Peace is an essential element of morality and both are critical values that future leaders must learn to embody as they begin to develop their leadership skills, agreed participants at at a forum on leadership at the 2012 Global Peace Convention in Atlanta. The November 29-December 2 Convention, “Moral and Innovative Leadership: Building Healthy Families, Ethical Societies and a Global Culture of Peace,” drew more than 800 participants from 40 countries.
“What does it mean to ‘raise’?” asked Daniel Shorr, the Executive Director of Building Understanding (BUDS). “When you say ‘raising future leaders,’ I think it is influence. It’s the role of government, of parents, neighbors and friends. All of these people exert some influence over us.” The session on raising moral and innovative leaders engaged participants and challenged them to think critically about their own methods of influence.
Rob Hughes, the founder of YouthUniverse posed the question, “What is peace?” One attendee responded, “Peace is a movement of love.” Another explained that peace is “deliberate collaboration—it is making the choice to collaborate with others despite the fact that they might have different opinions or values.” Yet another participant said, “Peace is a state of comfort, where needs are met, and there is mutual respect.”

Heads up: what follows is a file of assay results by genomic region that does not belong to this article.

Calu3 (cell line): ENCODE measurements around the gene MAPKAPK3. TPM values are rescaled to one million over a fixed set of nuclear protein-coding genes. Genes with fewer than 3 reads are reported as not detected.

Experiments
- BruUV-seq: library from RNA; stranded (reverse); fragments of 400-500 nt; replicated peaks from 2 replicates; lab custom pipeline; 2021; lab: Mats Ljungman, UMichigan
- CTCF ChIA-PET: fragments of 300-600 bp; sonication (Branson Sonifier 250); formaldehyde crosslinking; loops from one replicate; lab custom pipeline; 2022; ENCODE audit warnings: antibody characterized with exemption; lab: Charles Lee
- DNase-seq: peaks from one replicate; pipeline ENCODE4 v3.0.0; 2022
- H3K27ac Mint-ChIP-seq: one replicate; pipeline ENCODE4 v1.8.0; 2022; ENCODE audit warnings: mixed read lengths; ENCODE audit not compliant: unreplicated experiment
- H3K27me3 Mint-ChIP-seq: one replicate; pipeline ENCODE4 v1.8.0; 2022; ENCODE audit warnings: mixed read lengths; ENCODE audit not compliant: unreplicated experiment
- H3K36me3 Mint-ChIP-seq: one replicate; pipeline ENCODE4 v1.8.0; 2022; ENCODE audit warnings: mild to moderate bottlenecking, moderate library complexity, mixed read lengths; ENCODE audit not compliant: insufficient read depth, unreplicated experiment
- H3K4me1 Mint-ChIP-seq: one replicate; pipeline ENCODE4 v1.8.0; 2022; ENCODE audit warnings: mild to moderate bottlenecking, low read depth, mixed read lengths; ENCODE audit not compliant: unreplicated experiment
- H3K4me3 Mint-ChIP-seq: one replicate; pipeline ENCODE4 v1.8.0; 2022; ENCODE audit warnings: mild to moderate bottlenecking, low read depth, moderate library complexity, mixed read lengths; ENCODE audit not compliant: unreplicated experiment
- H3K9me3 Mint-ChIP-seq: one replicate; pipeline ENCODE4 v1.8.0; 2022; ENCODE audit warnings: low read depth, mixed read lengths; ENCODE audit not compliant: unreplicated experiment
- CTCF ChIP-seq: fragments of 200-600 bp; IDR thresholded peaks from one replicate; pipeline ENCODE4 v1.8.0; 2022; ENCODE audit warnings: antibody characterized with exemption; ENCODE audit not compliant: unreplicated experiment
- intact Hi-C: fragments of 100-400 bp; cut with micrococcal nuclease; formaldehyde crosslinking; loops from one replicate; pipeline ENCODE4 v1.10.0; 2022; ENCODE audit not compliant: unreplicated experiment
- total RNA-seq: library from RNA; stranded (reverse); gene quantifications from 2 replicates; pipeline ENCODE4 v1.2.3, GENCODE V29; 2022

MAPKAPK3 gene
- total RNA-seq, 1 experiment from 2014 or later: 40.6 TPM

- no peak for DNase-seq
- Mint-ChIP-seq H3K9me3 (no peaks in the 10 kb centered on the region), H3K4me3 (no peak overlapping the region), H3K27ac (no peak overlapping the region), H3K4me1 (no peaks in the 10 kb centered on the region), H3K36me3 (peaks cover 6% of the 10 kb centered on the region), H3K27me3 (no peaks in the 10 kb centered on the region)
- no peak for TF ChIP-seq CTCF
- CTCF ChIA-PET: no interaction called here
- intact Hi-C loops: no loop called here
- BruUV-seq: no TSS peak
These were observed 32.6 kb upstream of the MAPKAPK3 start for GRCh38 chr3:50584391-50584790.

Attendees were also asked to respond to a series of questions by working collaboratively with one another. Questions included: What is the most important lesson you have learned from you peace building experience or in raising moral and innovative leaders? Participants responded, “Peace building starts at home and must be reinforced consistently and peace without justice is not sustainable.”
In response to the question, What is the biggest ongoing challenge in your work [raising future leaders], a group responded, “Building bridges between dreams and opportunities.” Other participants agreed that the challenge is often not in the acquisition of bright and talented young people, but rather the opportunities for them to engage with the world that they live in. They found that “raising” leaders is a multi-step process where it is not enough simply enrich young people with the values necessary for leadership, but it is also important to help them engage in opportunities to change the world with their influence.
Participants talked about their work with young leaders and asked to reflect on memorable experiences. One attendee spoke about his experience with Sports for Peace, which organizes sports tournaments in conflict regions to enable young people to work together and form friendships instead of working against each other.
One attendee from Russia closed the session by saying, “We’ve learned that a leader is shaped by another leader. The first question that young people will ask is, ‘What have you accomplished as a leader, can we see a result.’ If we are to raise moral and innovative leaders, we also must never stop. Always raise the bar for ourselves; otherwise we cannot shape other people to become leaders.”
Laura Riley is a graduate student at Emory University in Atlanta.